Exhibit “11”); (see June 25, 2013 Non-Traffic
Citation for Disorderly Conduct, Exhibit “12”).
Inspector Nicarry did not order, direct or suggest that
Stouffer should be arrested. (Exhibit “5” at
When Stouffer was arrested for disorderly conduct, he was
taken to County lockup where he remained for approximately
two hours. (Exhibit “1” at p.101).
Following his release from County lockup, Stouffer returned
to the Property sometime after 9:00 PM and noticed that the
Building had been partially demolished. (Exhibit
“9” at pp. 64-65).
next day, June 26, 2013, Stouffer and his grandson removed
certain “bare essentials” from the remaining
portion of the Building. (Exhibit “1” at pp.
June 27, 2013, Stouffer again returned to the Property in the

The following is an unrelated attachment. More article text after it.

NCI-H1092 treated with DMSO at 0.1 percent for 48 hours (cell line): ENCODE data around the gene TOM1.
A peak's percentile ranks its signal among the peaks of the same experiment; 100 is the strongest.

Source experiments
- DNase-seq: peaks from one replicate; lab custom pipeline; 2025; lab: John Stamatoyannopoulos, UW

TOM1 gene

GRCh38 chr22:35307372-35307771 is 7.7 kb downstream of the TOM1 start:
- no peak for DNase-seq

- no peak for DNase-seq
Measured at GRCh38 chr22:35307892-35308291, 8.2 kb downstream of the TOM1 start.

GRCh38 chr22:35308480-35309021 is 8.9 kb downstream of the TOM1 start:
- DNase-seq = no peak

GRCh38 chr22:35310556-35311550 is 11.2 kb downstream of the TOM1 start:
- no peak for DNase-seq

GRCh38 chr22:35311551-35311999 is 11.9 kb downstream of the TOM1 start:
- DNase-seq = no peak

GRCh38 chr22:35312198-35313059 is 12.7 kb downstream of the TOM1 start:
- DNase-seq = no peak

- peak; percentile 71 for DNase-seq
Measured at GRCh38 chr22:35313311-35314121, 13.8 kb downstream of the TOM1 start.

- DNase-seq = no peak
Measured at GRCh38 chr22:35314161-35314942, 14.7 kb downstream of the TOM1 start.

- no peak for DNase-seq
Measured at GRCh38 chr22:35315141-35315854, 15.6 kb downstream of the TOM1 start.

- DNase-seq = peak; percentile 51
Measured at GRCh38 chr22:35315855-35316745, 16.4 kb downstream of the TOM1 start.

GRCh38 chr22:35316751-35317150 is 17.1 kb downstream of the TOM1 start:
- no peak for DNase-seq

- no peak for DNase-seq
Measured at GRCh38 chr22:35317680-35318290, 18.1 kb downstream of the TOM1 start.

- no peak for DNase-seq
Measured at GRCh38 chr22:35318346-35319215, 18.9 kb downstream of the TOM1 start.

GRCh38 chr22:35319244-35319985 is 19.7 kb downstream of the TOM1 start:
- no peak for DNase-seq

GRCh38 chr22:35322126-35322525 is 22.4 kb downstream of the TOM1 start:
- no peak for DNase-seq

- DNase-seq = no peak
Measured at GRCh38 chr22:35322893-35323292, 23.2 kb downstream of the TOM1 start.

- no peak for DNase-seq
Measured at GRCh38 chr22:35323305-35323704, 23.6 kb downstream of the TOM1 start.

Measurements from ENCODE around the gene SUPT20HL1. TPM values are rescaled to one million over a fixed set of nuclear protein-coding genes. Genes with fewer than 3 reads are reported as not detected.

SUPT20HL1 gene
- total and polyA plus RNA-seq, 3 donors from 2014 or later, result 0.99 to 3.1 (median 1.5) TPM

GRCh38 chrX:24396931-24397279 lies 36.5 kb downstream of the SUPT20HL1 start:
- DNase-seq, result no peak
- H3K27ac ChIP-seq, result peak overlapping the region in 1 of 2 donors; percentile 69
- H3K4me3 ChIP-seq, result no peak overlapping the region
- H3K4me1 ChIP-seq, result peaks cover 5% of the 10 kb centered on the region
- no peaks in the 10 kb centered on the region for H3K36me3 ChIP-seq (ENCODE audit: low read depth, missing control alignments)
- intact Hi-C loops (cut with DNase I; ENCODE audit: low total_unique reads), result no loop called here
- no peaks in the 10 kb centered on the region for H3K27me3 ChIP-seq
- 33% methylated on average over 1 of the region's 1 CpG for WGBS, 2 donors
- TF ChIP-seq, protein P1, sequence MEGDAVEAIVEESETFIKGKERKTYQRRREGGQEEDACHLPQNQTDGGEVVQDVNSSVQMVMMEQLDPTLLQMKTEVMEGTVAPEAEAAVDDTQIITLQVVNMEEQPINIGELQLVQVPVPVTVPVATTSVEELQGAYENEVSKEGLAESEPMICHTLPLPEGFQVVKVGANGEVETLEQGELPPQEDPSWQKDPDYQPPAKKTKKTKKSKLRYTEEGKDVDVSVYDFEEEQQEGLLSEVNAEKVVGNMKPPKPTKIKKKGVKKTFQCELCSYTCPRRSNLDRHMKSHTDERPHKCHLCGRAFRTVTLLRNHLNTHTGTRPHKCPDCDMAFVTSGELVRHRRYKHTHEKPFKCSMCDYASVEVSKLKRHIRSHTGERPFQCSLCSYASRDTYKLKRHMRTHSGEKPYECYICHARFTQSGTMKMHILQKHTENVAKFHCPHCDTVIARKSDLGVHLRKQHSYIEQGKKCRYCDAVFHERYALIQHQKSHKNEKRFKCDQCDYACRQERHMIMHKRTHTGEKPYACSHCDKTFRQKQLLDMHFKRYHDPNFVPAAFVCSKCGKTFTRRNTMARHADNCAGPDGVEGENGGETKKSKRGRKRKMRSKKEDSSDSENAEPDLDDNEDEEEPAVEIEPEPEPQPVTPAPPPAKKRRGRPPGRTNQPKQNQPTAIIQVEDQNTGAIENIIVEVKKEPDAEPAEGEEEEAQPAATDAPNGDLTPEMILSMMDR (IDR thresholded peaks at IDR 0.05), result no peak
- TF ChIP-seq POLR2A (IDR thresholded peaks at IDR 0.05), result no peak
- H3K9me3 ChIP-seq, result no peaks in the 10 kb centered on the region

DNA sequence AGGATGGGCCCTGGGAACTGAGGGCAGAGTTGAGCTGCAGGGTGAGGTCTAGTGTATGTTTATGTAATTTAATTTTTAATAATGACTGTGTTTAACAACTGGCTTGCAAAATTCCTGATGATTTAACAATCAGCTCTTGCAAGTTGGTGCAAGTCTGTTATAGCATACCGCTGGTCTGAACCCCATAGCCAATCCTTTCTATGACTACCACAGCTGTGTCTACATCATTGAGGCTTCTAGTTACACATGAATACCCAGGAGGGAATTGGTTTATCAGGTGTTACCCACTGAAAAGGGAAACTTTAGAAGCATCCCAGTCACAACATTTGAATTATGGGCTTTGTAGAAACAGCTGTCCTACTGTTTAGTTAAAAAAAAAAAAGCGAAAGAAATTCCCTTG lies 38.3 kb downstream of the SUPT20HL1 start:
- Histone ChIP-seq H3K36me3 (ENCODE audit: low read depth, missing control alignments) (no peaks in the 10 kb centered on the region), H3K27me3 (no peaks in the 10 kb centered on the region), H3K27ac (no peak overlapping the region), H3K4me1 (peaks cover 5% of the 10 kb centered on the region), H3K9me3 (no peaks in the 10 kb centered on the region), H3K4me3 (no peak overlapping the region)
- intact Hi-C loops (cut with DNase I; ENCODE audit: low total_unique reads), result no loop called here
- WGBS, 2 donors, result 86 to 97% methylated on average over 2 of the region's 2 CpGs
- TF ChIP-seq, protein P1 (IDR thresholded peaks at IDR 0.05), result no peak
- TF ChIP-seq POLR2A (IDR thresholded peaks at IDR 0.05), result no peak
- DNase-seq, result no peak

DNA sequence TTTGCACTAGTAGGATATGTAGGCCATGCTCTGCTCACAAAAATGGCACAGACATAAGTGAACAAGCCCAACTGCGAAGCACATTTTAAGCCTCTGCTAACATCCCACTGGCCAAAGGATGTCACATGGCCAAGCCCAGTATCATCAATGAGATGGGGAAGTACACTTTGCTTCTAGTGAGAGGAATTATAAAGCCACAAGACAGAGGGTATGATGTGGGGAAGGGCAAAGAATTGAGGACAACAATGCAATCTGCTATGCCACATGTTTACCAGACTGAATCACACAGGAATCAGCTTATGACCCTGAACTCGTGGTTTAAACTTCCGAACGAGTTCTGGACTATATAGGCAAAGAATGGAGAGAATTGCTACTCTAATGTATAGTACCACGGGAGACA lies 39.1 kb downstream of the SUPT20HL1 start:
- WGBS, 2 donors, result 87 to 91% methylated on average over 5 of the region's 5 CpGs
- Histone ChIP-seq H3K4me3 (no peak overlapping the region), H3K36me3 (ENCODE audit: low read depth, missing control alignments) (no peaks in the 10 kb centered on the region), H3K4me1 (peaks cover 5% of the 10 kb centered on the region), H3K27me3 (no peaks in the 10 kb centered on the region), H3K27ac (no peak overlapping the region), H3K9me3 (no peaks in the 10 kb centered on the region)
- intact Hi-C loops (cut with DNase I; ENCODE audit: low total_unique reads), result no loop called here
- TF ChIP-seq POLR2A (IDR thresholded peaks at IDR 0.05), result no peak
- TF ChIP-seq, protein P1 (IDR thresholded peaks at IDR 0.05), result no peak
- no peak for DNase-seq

morning to remove items from the Building, but police
officers told him that he could not enter the Building.
(Exhibit “1” at pp. 115-116).
Subsequently, the City of Reading's Director of Codes,
Ronald Natale (“Natale”), appeared and handed
Stouffer a second notice which declared that the remaining
portion of the Building is an “unsafe structure
which presents an immediate and imminent danger to public
safety pursuant to § 403.84 of the
Pennsylvania Uniform Construction Code (PA
UCC)…” This notice further advised that
“DUE TO VARIOUS CLEAR AND PRESENT DANGERS,
INCLUDING THE THREAT OF FALLING DEBRIS OR FURTHER COLLAPSE,
THIS BUILDING IS ORDERED TO BE VACATED AND ENTRY INTO THIS
BUILDING IS STRICTLY PROHIBITED. . .” (See
Exhibit “1” at p. 117-118; see also June 27, 2013
notice attached to Exhibit “5” as Exhibit
Stouffer immediately appealed “everything in” the
June 27, 2013 notice and handed it back to Natale. (Exhibit
“1” at p. 121).
Natale would not let Stouffer go back in the Building, but he
did permit Stouffer to take items from outside the Building.
(Exhibit “1” at pp. 121-123).